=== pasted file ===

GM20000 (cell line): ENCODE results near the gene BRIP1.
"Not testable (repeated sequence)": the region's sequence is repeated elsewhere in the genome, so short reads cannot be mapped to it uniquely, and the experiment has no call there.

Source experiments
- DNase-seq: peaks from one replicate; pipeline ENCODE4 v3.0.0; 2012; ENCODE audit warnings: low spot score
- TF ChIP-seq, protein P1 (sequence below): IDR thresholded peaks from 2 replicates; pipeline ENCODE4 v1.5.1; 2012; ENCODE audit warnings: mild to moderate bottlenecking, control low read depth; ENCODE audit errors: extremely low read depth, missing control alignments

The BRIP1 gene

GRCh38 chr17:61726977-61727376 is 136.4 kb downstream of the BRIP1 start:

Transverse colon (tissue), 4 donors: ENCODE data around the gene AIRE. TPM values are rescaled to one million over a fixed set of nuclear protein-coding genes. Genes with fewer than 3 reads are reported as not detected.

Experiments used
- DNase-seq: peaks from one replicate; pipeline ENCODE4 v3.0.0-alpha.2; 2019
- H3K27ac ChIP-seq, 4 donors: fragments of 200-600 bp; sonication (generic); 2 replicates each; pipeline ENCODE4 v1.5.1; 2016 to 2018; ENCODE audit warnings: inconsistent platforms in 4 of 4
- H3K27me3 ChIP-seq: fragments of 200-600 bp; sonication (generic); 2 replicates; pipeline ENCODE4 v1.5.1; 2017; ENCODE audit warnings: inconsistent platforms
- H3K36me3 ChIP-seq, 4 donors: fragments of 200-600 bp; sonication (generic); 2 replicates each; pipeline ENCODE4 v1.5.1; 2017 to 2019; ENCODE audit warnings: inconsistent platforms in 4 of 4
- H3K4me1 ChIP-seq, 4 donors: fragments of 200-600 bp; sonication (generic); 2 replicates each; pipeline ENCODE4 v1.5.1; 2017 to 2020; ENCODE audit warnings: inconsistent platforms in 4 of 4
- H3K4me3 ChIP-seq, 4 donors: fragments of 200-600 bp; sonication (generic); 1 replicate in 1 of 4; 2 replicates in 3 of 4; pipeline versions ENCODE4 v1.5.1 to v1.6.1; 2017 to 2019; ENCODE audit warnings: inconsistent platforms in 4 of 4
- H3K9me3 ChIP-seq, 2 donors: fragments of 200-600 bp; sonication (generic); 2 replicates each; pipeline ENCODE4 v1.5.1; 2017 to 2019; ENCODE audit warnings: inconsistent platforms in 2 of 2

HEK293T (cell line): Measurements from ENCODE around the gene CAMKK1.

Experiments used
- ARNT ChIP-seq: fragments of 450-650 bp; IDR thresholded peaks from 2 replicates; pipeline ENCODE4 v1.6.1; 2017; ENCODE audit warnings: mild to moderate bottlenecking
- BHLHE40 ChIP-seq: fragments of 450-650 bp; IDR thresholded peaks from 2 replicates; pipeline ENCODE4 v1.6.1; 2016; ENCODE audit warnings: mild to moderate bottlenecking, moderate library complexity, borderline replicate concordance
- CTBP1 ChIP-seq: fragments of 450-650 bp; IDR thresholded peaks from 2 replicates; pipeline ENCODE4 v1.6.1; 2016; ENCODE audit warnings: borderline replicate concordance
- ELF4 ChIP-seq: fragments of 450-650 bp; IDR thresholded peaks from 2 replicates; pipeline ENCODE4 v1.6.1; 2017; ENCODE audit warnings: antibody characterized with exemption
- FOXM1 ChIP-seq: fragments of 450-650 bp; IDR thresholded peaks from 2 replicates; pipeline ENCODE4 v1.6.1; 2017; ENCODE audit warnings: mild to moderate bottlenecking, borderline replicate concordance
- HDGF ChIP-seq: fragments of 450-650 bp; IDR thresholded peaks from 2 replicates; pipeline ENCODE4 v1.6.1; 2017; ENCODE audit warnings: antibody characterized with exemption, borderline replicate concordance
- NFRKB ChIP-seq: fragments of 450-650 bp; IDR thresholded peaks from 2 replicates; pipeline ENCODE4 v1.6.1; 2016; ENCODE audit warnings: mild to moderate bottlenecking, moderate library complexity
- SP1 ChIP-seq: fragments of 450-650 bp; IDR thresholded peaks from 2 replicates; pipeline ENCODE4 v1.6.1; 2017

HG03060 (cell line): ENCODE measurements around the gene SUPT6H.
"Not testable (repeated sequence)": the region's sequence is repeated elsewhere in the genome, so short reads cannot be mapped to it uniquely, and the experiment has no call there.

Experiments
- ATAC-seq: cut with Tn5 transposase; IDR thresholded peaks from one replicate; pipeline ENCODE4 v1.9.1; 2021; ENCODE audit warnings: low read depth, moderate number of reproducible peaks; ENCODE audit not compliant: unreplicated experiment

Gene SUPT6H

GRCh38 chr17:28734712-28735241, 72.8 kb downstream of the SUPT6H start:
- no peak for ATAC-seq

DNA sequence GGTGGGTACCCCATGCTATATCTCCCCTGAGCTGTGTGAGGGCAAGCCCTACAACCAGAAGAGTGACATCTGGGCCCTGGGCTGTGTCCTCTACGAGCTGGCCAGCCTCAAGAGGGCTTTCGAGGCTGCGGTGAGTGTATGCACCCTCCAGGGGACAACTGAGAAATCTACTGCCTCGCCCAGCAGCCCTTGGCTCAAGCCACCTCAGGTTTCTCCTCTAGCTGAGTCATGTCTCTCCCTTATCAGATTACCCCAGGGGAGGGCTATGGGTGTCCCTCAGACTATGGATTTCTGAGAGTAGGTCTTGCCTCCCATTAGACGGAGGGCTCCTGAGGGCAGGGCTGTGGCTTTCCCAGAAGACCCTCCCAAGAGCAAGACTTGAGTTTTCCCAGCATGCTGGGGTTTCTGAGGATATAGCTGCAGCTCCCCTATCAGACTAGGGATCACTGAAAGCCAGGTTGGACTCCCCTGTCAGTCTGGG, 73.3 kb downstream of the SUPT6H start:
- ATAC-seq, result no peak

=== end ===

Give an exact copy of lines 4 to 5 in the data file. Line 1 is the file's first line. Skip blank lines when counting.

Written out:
- DNase-seq: peaks from one replicate; pipeline ENCODE4 v3.0.0; 2012; ENCODE audit warnings: low spot score
- TF ChIP-seq, protein P1 (sequence below): IDR thresholded peaks from 2 replicates; pipeline ENCODE4 v1.5.1; 2012; ENCODE audit warnings: mild to moderate bottlenecking, control low read depth; ENCODE audit errors: extremely low read depth, missing control alignments